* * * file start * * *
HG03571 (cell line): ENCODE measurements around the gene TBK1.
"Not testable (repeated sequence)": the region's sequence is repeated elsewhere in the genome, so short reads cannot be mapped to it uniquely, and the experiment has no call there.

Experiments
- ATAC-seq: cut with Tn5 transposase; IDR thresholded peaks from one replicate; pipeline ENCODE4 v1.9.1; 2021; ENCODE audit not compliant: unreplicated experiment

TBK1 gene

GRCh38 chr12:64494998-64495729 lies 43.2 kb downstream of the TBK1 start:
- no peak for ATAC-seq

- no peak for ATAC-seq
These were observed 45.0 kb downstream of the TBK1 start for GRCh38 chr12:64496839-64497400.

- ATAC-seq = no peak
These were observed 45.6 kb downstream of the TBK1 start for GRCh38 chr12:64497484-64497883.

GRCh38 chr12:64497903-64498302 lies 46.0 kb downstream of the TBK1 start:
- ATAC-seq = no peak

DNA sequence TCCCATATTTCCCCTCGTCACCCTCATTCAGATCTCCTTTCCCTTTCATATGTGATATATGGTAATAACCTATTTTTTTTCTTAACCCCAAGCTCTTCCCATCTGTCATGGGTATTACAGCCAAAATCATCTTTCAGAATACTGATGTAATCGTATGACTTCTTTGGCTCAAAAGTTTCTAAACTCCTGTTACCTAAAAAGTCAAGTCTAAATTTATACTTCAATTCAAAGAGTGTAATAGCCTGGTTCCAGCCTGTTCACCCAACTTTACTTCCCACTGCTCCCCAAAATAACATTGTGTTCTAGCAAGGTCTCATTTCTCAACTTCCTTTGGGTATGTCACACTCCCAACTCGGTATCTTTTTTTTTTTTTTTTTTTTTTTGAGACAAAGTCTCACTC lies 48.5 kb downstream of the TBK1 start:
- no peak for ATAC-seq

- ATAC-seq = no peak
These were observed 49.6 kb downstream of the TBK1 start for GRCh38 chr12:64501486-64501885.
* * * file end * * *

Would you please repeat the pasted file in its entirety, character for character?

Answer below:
HG03571 (cell line): ENCODE measurements around the gene TBK1.
"Not testable (repeated sequence)": the region's sequence is repeated elsewhere in the genome, so short reads cannot be mapped to it uniquely, and the experiment has no call there.

Experiments
- ATAC-seq: cut with Tn5 transposase; IDR thresholded peaks from one replicate; pipeline ENCODE4 v1.9.1; 2021; ENCODE audit not compliant: unreplicated experiment

TBK1 gene

GRCh38 chr12:64494998-64495729 lies 43.2 kb downstream of the TBK1 start:
- no peak for ATAC-seq

- no peak for ATAC-seq
These were observed 45.0 kb downstream of the TBK1 start for GRCh38 chr12:64496839-64497400.

- ATAC-seq = no peak
These were observed 45.6 kb downstream of the TBK1 start for GRCh38 chr12:64497484-64497883.

GRCh38 chr12:64497903-64498302 lies 46.0 kb downstream of the TBK1 start:
- ATAC-seq = no peak

DNA sequence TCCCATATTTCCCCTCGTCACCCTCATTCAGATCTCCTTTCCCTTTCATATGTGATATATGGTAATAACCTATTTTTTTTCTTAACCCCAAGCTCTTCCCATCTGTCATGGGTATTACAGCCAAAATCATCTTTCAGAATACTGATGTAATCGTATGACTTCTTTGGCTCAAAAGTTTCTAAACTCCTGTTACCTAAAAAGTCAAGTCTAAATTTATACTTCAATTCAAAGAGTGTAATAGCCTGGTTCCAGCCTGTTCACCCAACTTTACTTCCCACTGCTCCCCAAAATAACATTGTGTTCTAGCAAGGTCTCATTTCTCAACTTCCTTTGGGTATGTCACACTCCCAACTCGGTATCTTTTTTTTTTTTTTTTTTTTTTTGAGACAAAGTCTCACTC lies 48.5 kb downstream of the TBK1 start:
- no peak for ATAC-seq

- ATAC-seq = no peak
These were observed 49.6 kb downstream of the TBK1 start for GRCh38 chr12:64501486-64501885.